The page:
There is something monumentally Sisyphean about Terry Gilliam’s repeated attempts to adapt Miguel de Cervantes’ novel Don Quixote. Every time the boulder is rolled up the hill, it inevitably tumbles back down again. Gilliam’s final push to complete The Man Who Killed Don Quixote is the central focus of Keith Fulton and Louis Pepe’s documentary, concluding the journey first begun in Lost in La Mancha. In He Dreams of Giants, Gilliam reminds his new cast – now Jonathan Price, Adam Driver and Joana Ribeiro – how familiar he is with the screenplay. Every frame of the storyboard, every location and dialogue, Gilliam quips, has been etched into his mind throughout seven failed productions.
Gilliam’s stubborn refusal to admit defeat opens this follow-up documentary, and with new funding, new actors and the previous crew returning, the opportunity of completing the film presents itself once again. Of course, Gilliam is no stranger to troubled productions and financial crises: Brazil, The Adventures of Baron Munchausen and The Imaginarium of Doctor Parnassus, to name a few, all struggled with unexpected calamities. It’s possible the main curse of Gilliam’s adaptation is Cervantes’ novel, whose errant and fantastical quest has resisted adaptation for many years, reaching as far back as Orson Welles’ unfinished project from the late 1950s.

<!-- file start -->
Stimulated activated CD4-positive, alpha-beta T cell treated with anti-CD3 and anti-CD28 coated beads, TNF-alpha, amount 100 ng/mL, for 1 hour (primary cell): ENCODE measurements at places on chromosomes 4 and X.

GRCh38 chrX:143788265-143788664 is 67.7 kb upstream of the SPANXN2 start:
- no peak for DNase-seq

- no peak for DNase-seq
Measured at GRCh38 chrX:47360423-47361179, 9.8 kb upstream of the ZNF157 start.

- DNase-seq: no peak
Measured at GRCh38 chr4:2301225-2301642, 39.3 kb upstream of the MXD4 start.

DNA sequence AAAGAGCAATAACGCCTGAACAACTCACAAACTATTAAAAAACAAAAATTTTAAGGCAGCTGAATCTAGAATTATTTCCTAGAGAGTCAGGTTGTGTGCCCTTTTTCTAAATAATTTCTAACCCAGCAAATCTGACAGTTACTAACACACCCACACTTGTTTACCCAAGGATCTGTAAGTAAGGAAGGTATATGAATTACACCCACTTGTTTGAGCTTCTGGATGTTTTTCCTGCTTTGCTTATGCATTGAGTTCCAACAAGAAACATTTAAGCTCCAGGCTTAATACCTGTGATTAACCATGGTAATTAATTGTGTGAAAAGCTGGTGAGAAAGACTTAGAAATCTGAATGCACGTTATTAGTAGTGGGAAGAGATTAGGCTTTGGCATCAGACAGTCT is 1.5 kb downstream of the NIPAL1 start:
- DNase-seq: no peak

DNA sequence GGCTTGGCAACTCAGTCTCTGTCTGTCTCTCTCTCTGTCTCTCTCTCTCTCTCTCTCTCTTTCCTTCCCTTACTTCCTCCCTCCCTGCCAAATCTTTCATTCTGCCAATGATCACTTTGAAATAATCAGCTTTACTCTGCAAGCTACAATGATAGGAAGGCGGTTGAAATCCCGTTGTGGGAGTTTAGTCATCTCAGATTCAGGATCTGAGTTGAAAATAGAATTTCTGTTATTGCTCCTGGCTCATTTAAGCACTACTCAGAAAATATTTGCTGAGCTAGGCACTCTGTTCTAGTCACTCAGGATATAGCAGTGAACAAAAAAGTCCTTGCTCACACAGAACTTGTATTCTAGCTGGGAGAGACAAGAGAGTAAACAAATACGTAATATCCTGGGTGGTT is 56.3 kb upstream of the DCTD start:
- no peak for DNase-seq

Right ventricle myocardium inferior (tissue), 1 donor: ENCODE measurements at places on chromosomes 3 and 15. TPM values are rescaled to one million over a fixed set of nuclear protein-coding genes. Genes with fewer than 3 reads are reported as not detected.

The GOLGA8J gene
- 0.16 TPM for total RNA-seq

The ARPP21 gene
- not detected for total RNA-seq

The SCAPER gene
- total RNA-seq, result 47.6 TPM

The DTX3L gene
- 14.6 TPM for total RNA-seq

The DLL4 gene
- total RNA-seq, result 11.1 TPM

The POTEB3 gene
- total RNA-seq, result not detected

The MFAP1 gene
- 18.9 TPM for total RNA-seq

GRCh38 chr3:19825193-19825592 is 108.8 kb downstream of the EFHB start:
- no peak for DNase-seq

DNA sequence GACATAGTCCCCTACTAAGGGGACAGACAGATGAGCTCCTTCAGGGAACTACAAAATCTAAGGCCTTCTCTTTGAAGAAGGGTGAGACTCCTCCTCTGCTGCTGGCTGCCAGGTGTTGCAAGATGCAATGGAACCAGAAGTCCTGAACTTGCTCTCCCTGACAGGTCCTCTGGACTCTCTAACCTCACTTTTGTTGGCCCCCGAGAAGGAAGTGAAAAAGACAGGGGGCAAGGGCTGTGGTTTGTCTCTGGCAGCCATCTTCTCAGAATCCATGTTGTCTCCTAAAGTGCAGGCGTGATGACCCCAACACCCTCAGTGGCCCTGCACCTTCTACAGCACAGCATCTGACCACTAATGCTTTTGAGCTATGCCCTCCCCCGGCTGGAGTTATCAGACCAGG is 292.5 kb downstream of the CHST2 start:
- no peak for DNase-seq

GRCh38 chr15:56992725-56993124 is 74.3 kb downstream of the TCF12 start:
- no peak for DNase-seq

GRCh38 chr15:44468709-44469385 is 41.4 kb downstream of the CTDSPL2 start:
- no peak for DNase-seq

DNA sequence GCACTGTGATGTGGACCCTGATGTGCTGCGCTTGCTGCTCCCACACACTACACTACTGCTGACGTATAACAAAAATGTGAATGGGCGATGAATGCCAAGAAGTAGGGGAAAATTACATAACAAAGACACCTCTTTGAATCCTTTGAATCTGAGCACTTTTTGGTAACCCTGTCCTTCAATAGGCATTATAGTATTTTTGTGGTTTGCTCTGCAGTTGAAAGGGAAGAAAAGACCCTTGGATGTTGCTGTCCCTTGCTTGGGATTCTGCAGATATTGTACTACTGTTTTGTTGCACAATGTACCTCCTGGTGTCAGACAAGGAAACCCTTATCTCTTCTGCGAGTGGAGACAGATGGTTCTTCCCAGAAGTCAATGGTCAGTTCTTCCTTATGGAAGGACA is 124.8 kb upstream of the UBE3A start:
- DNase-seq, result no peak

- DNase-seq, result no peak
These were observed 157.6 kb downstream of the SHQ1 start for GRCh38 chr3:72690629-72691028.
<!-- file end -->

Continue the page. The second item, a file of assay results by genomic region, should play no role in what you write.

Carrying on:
“The truth is, I don’t actually like making films,” Gilliam admits, and certainly filmmaking has never looked more ugly or desperate – least of all for Gilliam himself. The Pythonesque charm and youthfulness he possessed in early productions have wintered considerably by the time of He Dreams of Giants. Grizzled, squinting into the camera, and often verbally assaulting his crew, the long journey of production has taken its toll on the artist. This might just be the Masterclass in filmmaking every aspiring director and producer needs to see before taking the plunge.
Whilst Lost in La Mancha was produced before the completion of The Man Who Killed Don Quixote, He Dreams of Giants was produced afterwards, and despite the anxieties of the production being documented, there is some reassurance in knowing Gilliam finally made it. Although Fulton and Pepe shadow the production quietly, they have produced one of the most insightful accompaniments to a film in recent years, comparable to Les Blanks’ Burden of Dreams for Werner Herzog.
This might be one of the rare occasions where the “making of” feature is not only stronger than the film being documented, but also enhances any viewing of it. Filmmaking has never looked uglier, but how dull, quiet, and less imaginative the world would be without Terry Gilliam.
He Dreams of Giants is now available on BFI Player.
Director: Keith Fulton and Louis Pepe
Stars: Jonathan Price, Adam Driver and Joana Ribeiro
Runtime: 85 minutes